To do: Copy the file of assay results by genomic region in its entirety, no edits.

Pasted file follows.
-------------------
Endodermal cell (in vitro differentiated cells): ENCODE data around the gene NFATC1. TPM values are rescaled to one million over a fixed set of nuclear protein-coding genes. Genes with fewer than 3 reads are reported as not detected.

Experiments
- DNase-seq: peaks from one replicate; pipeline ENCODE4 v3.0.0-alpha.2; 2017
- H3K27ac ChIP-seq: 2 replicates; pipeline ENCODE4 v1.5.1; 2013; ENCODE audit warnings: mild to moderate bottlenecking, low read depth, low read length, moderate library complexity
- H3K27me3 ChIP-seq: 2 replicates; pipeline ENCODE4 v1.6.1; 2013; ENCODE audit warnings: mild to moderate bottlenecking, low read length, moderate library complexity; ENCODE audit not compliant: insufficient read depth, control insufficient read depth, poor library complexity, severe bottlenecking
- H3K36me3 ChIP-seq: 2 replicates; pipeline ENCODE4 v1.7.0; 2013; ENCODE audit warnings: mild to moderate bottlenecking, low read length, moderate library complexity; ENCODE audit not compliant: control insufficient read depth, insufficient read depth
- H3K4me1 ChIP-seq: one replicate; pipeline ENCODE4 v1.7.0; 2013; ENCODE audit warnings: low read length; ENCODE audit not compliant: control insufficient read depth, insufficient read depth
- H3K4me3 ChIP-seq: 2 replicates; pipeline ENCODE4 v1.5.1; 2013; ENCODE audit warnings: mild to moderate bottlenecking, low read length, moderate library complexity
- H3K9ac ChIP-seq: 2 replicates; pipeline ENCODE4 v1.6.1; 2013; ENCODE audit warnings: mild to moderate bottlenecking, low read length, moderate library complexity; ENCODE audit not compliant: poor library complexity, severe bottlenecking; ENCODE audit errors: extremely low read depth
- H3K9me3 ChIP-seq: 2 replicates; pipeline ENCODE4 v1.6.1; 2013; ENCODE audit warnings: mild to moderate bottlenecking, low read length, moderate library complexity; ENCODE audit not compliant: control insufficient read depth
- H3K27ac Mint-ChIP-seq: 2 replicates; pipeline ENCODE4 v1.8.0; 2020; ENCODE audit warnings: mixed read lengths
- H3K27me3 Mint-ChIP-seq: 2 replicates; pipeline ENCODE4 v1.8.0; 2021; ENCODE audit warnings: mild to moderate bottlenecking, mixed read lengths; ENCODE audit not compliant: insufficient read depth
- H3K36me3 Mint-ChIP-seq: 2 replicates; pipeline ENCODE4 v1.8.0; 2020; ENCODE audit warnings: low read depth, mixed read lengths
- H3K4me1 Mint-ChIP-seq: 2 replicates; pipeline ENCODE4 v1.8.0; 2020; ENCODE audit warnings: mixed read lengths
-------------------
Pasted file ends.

Endodermal cell (in vitro differentiated cells): ENCODE data around the gene NFATC1. TPM values are rescaled to one million over a fixed set of nuclear protein-coding genes. Genes with fewer than 3 reads are reported as not detected.

Experiments
- DNase-seq: peaks from one replicate; pipeline ENCODE4 v3.0.0-alpha.2; 2017
- H3K27ac ChIP-seq: 2 replicates; pipeline ENCODE4 v1.5.1; 2013; ENCODE audit warnings: mild to moderate bottlenecking, low read depth, low read length, moderate library complexity
- H3K27me3 ChIP-seq: 2 replicates; pipeline ENCODE4 v1.6.1; 2013; ENCODE audit warnings: mild to moderate bottlenecking, low read length, moderate library complexity; ENCODE audit not compliant: insufficient read depth, control insufficient read depth, poor library complexity, severe bottlenecking
- H3K36me3 ChIP-seq: 2 replicates; pipeline ENCODE4 v1.7.0; 2013; ENCODE audit warnings: mild to moderate bottlenecking, low read length, moderate library complexity; ENCODE audit not compliant: control insufficient read depth, insufficient read depth
- H3K4me1 ChIP-seq: one replicate; pipeline ENCODE4 v1.7.0; 2013; ENCODE audit warnings: low read length; ENCODE audit not compliant: control insufficient read depth, insufficient read depth
- H3K4me3 ChIP-seq: 2 replicates; pipeline ENCODE4 v1.5.1; 2013; ENCODE audit warnings: mild to moderate bottlenecking, low read length, moderate library complexity
- H3K9ac ChIP-seq: 2 replicates; pipeline ENCODE4 v1.6.1; 2013; ENCODE audit warnings: mild to moderate bottlenecking, low read length, moderate library complexity; ENCODE audit not compliant: poor library complexity, severe bottlenecking; ENCODE audit errors: extremely low read depth
- H3K9me3 ChIP-seq: 2 replicates; pipeline ENCODE4 v1.6.1; 2013; ENCODE audit warnings: mild to moderate bottlenecking, low read length, moderate library complexity; ENCODE audit not compliant: control insufficient read depth
- H3K27ac Mint-ChIP-seq: 2 replicates; pipeline ENCODE4 v1.8.0; 2020; ENCODE audit warnings: mixed read lengths
- H3K27me3 Mint-ChIP-seq: 2 replicates; pipeline ENCODE4 v1.8.0; 2021; ENCODE audit warnings: mild to moderate bottlenecking, mixed read lengths; ENCODE audit not compliant: insufficient read depth
- H3K36me3 Mint-ChIP-seq: 2 replicates; pipeline ENCODE4 v1.8.0; 2020; ENCODE audit warnings: low read depth, mixed read lengths
- H3K4me1 Mint-ChIP-seq: 2 replicates; pipeline ENCODE4 v1.8.0; 2020; ENCODE audit warnings: mixed read lengths